BotFactory was using their AI bots to automatically reply to routine emails without the user ever having to intervene. The bot uses deep learning to study the incoming emails, label them and then reply with relevant information that exists within the inbox already. If the bot does not have enough data then it won’t reply and instead saves the message as a draft.
Team Grubz was working on the pressing issue of finding a place to eat. Their app uses a smartphone’s GPS to find restaurants around the user that are offering special deals. When the user visits the restaurant, they can show the app to redeem the deal. Restaurant owners can use the platform to create limited time real-time offers that can help them fill tables on slow days.
And The Winner Is….
Co-founded by Keerthi Kodithuwakku, Isuru Rajakaruna and Charith Vithanage, Team Jendo emerged as the lucky winners of the challenge with their concept of using technology to monitor cardiovascular systems with research conducted under the supervision of senior medical professors. They received a Rs. 2 million cash prize.
Team Markify came in as the runner-up, winning Rs. 1 million for their voice controlled SaaS analytics platform.
Choosing the winners must not have been easy for the judges since each team performed admirably well.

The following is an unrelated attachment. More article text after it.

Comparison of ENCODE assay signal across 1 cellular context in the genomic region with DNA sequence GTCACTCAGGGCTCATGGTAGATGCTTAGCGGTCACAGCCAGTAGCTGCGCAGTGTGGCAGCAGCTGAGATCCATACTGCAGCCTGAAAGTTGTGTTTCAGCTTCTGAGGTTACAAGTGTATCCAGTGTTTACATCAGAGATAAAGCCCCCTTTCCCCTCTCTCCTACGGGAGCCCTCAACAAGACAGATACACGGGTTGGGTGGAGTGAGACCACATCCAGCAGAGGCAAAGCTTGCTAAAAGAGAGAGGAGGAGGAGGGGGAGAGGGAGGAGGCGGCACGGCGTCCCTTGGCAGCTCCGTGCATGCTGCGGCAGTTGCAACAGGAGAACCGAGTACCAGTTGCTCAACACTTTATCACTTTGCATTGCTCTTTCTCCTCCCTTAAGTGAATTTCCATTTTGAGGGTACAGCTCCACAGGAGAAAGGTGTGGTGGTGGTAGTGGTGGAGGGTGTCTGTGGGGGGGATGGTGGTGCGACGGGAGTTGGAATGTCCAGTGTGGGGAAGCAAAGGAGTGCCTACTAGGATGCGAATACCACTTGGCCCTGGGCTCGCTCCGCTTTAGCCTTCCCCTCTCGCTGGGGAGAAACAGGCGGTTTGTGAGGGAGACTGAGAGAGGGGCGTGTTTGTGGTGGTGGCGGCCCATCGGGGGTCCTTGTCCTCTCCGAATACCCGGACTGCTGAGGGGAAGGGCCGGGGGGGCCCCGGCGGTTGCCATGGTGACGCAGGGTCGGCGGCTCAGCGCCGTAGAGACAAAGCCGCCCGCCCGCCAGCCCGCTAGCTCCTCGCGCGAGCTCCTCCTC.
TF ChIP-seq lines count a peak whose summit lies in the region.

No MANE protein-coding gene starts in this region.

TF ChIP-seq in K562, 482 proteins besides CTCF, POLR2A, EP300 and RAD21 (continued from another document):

The JKX Challenge is the first iteration of an initiative by John Keells Holdings to create a conducive ecosystem for young entrepreneurs to create and build bold new ideas. The concept headed by Chairman Susantha Ratnayake is aimed at both helping grow entrepreneurship, but also to encourage businesses at JKH itself to innovate. As a dual-pronged approach, it’s effective. The JKX Challenge partnered with SLASSCOM, ICTA, Ceylon Chamber of Commerce and Roar.lk as their digital media partner.
Mr. Susantha Ratnayake commenting on the Open Innovation Challenge said, “I would like to congratulate the winners and finalists of the inaugural John Keells X Open Innovation Challenge, and I thank all 148 teams that applied from Sri Lanka and overseas, for their enthusiastic participation in the programme.” Mr. Ratnayake further commented, “The JKH leadership is also encouraged by the pool of young entrepreneurial talent we witnessed during the four-month engagement with John Keells X, and we look forward to continuing to support the Sri Lankan startup ecosystem, by incentivising and investing in the talented young entrepreneurs in the country.”
All images courtesy John Keells X